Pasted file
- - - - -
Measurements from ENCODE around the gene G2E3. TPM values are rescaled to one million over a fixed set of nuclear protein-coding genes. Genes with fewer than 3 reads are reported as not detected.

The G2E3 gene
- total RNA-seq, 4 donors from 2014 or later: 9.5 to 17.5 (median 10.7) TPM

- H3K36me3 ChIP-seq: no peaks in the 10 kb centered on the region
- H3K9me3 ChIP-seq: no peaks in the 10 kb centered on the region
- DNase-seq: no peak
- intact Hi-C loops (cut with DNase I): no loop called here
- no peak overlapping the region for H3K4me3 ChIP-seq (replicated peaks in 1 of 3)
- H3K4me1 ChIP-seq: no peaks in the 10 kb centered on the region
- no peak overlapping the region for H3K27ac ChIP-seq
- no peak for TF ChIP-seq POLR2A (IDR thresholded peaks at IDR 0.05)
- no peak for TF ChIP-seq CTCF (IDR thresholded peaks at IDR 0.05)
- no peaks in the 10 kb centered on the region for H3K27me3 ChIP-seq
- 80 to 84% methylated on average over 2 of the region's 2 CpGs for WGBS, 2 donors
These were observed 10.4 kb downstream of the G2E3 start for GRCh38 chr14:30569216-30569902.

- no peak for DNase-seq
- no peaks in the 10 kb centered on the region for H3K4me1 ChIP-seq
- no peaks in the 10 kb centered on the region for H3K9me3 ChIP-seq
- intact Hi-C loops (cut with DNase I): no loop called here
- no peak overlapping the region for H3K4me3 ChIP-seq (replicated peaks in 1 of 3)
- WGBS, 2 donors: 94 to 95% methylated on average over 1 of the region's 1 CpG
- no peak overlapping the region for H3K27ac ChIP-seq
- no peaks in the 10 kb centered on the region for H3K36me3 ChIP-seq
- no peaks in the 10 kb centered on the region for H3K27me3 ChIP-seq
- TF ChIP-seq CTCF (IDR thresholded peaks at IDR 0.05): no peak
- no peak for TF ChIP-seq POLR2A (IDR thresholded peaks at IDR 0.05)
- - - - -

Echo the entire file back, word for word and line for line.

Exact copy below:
Measurements from ENCODE around the gene G2E3. TPM values are rescaled to one million over a fixed set of nuclear protein-coding genes. Genes with fewer than 3 reads are reported as not detected.

The G2E3 gene
- total RNA-seq, 4 donors from 2014 or later: 9.5 to 17.5 (median 10.7) TPM

- H3K36me3 ChIP-seq: no peaks in the 10 kb centered on the region
- H3K9me3 ChIP-seq: no peaks in the 10 kb centered on the region
- DNase-seq: no peak
- intact Hi-C loops (cut with DNase I): no loop called here
- no peak overlapping the region for H3K4me3 ChIP-seq (replicated peaks in 1 of 3)
- H3K4me1 ChIP-seq: no peaks in the 10 kb centered on the region
- no peak overlapping the region for H3K27ac ChIP-seq
- no peak for TF ChIP-seq POLR2A (IDR thresholded peaks at IDR 0.05)
- no peak for TF ChIP-seq CTCF (IDR thresholded peaks at IDR 0.05)
- no peaks in the 10 kb centered on the region for H3K27me3 ChIP-seq
- 80 to 84% methylated on average over 2 of the region's 2 CpGs for WGBS, 2 donors
These were observed 10.4 kb downstream of the G2E3 start for GRCh38 chr14:30569216-30569902.

- no peak for DNase-seq
- no peaks in the 10 kb centered on the region for H3K4me1 ChIP-seq
- no peaks in the 10 kb centered on the region for H3K9me3 ChIP-seq
- intact Hi-C loops (cut with DNase I): no loop called here
- no peak overlapping the region for H3K4me3 ChIP-seq (replicated peaks in 1 of 3)
- WGBS, 2 donors: 94 to 95% methylated on average over 1 of the region's 1 CpG
- no peak overlapping the region for H3K27ac ChIP-seq
- no peaks in the 10 kb centered on the region for H3K36me3 ChIP-seq
- no peaks in the 10 kb centered on the region for H3K27me3 ChIP-seq
- TF ChIP-seq CTCF (IDR thresholded peaks at IDR 0.05): no peak
- no peak for TF ChIP-seq POLR2A (IDR thresholded peaks at IDR 0.05)